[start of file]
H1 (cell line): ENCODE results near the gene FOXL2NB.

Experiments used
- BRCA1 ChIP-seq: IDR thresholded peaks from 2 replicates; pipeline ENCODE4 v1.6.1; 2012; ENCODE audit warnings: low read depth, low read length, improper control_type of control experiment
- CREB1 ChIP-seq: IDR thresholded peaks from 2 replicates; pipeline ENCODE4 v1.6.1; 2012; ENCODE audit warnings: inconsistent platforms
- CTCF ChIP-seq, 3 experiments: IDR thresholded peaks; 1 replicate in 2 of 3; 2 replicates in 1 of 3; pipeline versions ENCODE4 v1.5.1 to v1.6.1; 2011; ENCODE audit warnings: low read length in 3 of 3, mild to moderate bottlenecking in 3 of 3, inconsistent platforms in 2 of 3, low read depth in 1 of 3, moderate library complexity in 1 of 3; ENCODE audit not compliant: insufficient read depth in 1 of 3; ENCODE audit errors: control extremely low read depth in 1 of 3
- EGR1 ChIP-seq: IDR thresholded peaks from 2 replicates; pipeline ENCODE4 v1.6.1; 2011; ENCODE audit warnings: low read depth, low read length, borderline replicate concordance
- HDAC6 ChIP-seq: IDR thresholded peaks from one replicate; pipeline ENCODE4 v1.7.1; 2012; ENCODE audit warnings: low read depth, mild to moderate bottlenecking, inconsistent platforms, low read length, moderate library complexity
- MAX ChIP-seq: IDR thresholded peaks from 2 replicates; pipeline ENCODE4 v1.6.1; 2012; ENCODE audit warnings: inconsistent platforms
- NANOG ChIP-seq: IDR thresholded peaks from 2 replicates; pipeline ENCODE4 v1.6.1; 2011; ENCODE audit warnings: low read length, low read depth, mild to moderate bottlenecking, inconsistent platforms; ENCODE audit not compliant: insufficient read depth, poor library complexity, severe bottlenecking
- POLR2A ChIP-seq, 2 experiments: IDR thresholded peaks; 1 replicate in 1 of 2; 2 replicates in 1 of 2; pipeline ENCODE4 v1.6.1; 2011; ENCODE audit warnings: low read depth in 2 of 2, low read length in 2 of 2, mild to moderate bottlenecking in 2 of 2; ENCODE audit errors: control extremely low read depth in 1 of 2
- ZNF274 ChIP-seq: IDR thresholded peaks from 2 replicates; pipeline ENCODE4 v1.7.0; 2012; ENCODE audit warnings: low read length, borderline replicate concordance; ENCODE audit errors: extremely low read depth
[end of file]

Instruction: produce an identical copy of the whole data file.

H1 (cell line): ENCODE results near the gene FOXL2NB.

Experiments used
- BRCA1 ChIP-seq: IDR thresholded peaks from 2 replicates; pipeline ENCODE4 v1.6.1; 2012; ENCODE audit warnings: low read depth, low read length, improper control_type of control experiment
- CREB1 ChIP-seq: IDR thresholded peaks from 2 replicates; pipeline ENCODE4 v1.6.1; 2012; ENCODE audit warnings: inconsistent platforms
- CTCF ChIP-seq, 3 experiments: IDR thresholded peaks; 1 replicate in 2 of 3; 2 replicates in 1 of 3; pipeline versions ENCODE4 v1.5.1 to v1.6.1; 2011; ENCODE audit warnings: low read length in 3 of 3, mild to moderate bottlenecking in 3 of 3, inconsistent platforms in 2 of 3, low read depth in 1 of 3, moderate library complexity in 1 of 3; ENCODE audit not compliant: insufficient read depth in 1 of 3; ENCODE audit errors: control extremely low read depth in 1 of 3
- EGR1 ChIP-seq: IDR thresholded peaks from 2 replicates; pipeline ENCODE4 v1.6.1; 2011; ENCODE audit warnings: low read depth, low read length, borderline replicate concordance
- HDAC6 ChIP-seq: IDR thresholded peaks from one replicate; pipeline ENCODE4 v1.7.1; 2012; ENCODE audit warnings: low read depth, mild to moderate bottlenecking, inconsistent platforms, low read length, moderate library complexity
- MAX ChIP-seq: IDR thresholded peaks from 2 replicates; pipeline ENCODE4 v1.6.1; 2012; ENCODE audit warnings: inconsistent platforms
- NANOG ChIP-seq: IDR thresholded peaks from 2 replicates; pipeline ENCODE4 v1.6.1; 2011; ENCODE audit warnings: low read length, low read depth, mild to moderate bottlenecking, inconsistent platforms; ENCODE audit not compliant: insufficient read depth, poor library complexity, severe bottlenecking
- POLR2A ChIP-seq, 2 experiments: IDR thresholded peaks; 1 replicate in 1 of 2; 2 replicates in 1 of 2; pipeline ENCODE4 v1.6.1; 2011; ENCODE audit warnings: low read depth in 2 of 2, low read length in 2 of 2, mild to moderate bottlenecking in 2 of 2; ENCODE audit errors: control extremely low read depth in 1 of 2
- ZNF274 ChIP-seq: IDR thresholded peaks from 2 replicates; pipeline ENCODE4 v1.7.0; 2012; ENCODE audit warnings: low read length, borderline replicate concordance; ENCODE audit errors: extremely low read depth